As mentioned above, a typical food server is a temporary worker, or arubaito (or baito for short) - often a college or high school student, someone in between jobs, out of work entertainers an so on. The average net hourly wage according to an industry web site for servers in Tokyo is 1,072 yen (US$9.86 or €8,85), and in Osaka it’s 974 yen (US$8.96 or €8) [1]. It’s a bit hard to easily compare to the minimum hourly wage of tipped workers in the United States, since the latter numbers are gross wages before taxes are paid. Still, it is really tough to live on around 1,000 yen an hour in Tokyo.

I have heard a few Japanese people state that they’d like to see a tipping system - although one more aligned to the European model of paying a base wage, but allowing workers to accept tips. I am very wary of the whole idea of tipping, since I have seen how it is used in the United States to pay abysmally low wages to servers and make them ‘hustle for tips’.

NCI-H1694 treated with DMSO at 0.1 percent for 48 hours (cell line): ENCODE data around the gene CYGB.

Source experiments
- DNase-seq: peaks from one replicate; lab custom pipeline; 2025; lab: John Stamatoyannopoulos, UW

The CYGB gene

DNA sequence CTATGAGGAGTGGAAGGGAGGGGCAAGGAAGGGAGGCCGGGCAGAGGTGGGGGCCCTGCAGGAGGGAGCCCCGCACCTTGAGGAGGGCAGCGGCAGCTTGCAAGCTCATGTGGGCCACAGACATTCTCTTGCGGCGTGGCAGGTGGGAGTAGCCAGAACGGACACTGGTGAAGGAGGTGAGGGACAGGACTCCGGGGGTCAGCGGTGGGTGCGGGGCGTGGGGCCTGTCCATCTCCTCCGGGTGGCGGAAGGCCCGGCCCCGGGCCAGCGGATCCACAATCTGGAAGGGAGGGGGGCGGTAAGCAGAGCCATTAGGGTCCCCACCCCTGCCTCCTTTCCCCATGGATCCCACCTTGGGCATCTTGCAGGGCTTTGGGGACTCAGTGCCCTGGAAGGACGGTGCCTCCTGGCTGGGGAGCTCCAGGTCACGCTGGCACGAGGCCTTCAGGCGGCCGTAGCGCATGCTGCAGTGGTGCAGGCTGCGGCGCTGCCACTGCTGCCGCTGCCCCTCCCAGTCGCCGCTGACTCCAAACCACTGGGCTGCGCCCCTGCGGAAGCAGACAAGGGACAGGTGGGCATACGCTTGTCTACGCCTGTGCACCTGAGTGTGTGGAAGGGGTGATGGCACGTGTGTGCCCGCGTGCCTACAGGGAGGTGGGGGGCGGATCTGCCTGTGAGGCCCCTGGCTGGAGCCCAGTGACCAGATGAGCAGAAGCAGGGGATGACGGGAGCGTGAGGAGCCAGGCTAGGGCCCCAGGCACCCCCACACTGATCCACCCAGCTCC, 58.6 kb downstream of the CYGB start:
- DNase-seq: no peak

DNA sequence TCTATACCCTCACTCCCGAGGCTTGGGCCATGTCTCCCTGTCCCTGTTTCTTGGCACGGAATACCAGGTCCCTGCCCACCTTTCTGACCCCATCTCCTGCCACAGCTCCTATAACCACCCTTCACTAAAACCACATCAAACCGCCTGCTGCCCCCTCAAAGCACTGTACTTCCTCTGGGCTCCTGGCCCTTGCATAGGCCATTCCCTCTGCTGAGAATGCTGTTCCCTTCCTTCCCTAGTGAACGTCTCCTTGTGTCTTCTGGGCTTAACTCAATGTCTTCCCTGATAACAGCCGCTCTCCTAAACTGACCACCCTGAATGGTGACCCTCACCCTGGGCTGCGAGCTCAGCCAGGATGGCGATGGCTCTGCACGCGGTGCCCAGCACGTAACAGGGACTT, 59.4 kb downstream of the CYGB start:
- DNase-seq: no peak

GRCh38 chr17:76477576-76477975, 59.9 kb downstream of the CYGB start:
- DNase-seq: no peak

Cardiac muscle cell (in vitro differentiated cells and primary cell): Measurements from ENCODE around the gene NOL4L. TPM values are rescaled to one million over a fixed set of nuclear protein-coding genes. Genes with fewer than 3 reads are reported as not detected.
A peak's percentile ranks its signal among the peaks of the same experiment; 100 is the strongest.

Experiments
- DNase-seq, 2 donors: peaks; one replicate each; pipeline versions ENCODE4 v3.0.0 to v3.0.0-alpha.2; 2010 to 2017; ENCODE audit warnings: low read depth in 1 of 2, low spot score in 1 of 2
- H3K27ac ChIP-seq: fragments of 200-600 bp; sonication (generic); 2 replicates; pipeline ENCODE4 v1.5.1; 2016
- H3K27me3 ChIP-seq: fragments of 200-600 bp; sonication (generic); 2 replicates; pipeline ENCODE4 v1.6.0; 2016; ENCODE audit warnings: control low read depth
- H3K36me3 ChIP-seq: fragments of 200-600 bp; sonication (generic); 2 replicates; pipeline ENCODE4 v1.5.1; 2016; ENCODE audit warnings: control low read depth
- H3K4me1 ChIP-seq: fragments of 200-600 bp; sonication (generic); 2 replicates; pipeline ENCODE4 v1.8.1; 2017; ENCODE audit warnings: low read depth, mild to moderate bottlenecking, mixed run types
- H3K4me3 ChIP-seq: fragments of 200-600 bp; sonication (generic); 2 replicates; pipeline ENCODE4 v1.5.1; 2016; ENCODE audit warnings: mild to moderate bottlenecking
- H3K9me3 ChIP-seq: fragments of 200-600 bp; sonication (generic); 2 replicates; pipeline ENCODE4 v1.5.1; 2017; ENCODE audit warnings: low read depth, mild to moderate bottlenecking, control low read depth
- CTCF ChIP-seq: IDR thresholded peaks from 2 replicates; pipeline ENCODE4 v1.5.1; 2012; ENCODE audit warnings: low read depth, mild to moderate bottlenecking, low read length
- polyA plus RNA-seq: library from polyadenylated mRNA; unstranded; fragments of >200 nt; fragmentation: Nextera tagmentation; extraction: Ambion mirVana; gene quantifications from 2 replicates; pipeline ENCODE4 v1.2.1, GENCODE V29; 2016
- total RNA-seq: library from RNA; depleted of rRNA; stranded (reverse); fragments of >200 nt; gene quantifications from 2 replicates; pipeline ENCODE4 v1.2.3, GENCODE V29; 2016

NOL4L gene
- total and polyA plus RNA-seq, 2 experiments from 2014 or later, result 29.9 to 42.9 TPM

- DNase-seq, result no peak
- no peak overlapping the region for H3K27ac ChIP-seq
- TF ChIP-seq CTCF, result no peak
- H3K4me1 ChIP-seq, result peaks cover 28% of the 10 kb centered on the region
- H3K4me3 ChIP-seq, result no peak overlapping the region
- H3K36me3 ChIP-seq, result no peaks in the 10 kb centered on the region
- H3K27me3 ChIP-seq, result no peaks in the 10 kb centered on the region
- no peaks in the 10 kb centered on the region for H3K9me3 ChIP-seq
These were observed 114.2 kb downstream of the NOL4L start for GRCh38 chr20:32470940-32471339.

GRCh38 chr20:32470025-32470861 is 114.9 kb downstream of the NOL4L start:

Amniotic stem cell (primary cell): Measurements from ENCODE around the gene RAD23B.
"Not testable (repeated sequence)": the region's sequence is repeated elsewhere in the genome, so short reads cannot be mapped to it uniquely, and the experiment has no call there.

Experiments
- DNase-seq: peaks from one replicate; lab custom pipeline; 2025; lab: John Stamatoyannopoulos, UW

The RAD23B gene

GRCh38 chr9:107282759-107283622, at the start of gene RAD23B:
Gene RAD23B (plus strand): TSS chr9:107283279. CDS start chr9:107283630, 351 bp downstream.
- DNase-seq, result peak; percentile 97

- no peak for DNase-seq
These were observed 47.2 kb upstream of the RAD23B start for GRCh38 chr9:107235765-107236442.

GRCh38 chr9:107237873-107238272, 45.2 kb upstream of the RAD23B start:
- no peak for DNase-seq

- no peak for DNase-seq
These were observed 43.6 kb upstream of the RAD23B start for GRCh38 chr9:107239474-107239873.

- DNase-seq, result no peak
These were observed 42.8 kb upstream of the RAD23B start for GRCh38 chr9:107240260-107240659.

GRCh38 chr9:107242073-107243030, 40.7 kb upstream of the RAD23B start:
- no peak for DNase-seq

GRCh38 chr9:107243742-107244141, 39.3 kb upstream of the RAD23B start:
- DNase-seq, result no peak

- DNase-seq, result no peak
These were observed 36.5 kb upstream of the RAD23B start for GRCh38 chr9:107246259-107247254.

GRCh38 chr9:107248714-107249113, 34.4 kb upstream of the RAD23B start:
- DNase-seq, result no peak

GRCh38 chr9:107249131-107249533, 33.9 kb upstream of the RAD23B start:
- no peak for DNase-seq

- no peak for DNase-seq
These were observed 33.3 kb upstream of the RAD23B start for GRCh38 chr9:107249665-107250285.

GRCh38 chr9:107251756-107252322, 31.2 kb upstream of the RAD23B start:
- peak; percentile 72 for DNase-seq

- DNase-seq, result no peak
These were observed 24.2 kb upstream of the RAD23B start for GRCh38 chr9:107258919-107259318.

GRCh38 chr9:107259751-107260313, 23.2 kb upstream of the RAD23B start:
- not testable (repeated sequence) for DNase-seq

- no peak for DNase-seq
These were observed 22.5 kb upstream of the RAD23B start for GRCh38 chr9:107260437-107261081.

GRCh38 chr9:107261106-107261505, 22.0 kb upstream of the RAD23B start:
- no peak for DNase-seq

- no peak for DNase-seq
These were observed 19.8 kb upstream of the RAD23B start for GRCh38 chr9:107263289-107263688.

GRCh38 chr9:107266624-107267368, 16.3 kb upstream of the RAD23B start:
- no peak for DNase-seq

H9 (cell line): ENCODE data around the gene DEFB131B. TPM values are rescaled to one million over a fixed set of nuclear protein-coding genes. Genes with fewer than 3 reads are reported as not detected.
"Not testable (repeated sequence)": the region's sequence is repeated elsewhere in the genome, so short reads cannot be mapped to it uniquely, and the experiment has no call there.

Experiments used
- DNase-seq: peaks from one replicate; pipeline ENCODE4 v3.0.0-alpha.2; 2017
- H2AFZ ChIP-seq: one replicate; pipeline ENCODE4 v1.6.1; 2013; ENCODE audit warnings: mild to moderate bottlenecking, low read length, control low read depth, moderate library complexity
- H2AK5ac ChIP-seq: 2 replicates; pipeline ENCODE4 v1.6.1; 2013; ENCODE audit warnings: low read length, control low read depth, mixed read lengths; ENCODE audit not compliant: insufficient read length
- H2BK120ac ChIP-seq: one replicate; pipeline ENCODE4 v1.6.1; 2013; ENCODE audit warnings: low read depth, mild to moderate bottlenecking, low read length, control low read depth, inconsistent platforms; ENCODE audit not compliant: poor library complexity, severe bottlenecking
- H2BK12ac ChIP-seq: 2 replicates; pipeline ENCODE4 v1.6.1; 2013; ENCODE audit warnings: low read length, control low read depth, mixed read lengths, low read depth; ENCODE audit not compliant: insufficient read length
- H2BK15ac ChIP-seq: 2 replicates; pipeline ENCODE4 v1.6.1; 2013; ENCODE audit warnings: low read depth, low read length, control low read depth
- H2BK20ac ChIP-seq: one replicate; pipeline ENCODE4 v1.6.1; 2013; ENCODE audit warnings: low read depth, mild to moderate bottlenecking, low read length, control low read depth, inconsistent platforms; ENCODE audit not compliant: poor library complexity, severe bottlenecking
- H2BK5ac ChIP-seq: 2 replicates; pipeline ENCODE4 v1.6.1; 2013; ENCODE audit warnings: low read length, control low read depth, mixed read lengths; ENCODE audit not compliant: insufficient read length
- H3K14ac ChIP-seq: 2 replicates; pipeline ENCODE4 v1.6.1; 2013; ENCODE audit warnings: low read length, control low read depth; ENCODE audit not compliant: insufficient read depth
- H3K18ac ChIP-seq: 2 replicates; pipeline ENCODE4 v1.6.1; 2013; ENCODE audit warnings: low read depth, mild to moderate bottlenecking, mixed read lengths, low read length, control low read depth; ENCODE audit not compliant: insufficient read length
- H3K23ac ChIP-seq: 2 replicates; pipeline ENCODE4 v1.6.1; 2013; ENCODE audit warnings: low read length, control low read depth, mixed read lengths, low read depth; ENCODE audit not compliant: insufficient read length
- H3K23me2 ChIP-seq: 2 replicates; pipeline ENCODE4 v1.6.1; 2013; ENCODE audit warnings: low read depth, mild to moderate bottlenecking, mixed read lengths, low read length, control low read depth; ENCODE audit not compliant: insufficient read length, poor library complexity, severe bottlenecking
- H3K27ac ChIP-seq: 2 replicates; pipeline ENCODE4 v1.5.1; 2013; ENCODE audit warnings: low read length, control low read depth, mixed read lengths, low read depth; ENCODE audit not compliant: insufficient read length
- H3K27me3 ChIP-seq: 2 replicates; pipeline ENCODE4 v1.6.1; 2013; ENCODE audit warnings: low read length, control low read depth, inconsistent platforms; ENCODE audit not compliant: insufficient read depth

For now, despite some older folks grumbling about “young people have no manners”, servers in Japan are generally very polite and accommodating, mainly for the reasons stated above.

Kokorozuke: The Japanese way of tipping

Nakai in ryokan

Tipping of a sort does exist in Japan, but it is rather elaborate, not to mention expensive. A kokorozuke 心づけ is a tip that is given discreetly, before service is rendered, enclosed in an envelope (which can be a special for-the-purpose envelope, or just a plain white one) or wrapped in a piece of cloth, to the person in charge of the particular setting. That could be the nakai (your attendant at a ryokan, usually female), the head chef at a sushi restaurant, the floor manager, and so on. It may or may not be the owner. It does not have to have any writing on the envelope, but really stylish things to write - in elegant calligraphy, naturally - would be matsu no ha 松の葉 (a pine tree needle/leaf) or hana hitoe 花一重 (a single layer of flower petals), meaning “just a small, insignificant thing”. This is slipped discreetly to the person, who will then either keep it for themselves or divide it with others, depending on the store. The amount is usually fairly substantial, not just a few coins or 15% of your bill, although if you are a one time customer at a ryokan or something, a 10,000 yen bill or something would be fine.